Conceptual Status: Warning - Notional Idea

Commentary

Alignment is a perennially debated topic, but I was struck by the notion of looking at it from a different perspective. If magic exists, perhaps Alignment could be tied to the effect of a spell, like a cosmic-level "Charm Person". This explains both its ability to be "detected" and other mechanical interactions, while leaning into, instead of dodging the fact that it feels "artificial".

Principia Apocrypha file updated

Just a quick note that the booklet version of Principia Apocrypha now has outlined fonts, which may fix issues with printing that some folks were experiencing.

Principia Apocrypha Is Here

Principia Apocrypha is a free Primer for Old School Style RPG Gaming in the form of a collection of Apocalypse World-style GM (and player) Principles.


Find It Here

along with some further reading and recommendations


Right now it utterly baffles me how anyone ever feels like they can know they have actually finished making a thing they care about.

It has been more than a year that I started working on it (first private GDocs version says April 7 2017). Since then, I've gone through many sinusoidal phases of in/active development of seemingly endless iterations, and actually ran some damn games (still only about 25 sessions but at least I feel like I can walk most of the talk). I commissioned art from Evlyn Moreau, and a few weeks ago started learning layout in Scribus (I actually thoroughly enjoyed making GDocs jump through hoops to make things look good-enough, which I might make some posts on... Scribus less so. Thankfully we now have Affinity Publisher).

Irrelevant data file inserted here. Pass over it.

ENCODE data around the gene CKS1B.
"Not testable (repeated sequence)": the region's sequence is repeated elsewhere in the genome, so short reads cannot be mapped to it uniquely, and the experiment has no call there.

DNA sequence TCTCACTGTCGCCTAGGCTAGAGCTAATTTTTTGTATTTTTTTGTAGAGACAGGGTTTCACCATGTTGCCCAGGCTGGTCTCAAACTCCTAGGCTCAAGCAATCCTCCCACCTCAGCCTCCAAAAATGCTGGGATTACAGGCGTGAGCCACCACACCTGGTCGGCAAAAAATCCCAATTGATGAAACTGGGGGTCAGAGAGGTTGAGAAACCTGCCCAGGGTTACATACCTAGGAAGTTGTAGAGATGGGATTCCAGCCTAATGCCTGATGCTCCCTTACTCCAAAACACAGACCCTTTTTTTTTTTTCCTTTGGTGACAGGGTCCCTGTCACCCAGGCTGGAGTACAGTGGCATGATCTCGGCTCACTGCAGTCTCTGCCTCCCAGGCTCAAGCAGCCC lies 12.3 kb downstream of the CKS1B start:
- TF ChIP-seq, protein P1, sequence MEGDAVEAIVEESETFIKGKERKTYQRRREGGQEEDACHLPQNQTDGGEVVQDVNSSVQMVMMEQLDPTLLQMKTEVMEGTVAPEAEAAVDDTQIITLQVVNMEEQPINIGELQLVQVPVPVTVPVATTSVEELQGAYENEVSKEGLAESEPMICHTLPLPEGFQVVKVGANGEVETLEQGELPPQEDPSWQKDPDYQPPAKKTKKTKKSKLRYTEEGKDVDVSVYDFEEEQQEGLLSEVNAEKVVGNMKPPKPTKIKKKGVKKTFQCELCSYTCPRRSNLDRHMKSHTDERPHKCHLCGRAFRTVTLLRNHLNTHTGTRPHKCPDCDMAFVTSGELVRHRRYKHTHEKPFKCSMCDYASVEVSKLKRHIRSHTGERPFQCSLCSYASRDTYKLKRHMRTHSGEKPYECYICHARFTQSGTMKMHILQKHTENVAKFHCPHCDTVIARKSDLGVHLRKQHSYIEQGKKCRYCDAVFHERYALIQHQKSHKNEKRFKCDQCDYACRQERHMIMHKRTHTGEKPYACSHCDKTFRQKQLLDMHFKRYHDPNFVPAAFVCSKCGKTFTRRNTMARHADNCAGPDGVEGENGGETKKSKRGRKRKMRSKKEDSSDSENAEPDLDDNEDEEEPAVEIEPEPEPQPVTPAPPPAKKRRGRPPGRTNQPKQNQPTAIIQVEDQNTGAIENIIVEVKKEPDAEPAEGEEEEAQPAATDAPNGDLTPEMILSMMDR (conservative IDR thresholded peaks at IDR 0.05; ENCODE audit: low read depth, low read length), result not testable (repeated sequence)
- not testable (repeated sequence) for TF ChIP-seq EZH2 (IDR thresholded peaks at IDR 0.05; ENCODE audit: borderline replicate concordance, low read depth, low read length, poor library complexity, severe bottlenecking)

And I started this blog, partly just to have a place to put PA. I'm still anxious, but I'm forcing myself to put my finger over the big red button. The next step may be to get this up on DTRPG (for free)... I'd love to hear opinions on whether it would be worth the hassle. And, you know, any other opinions.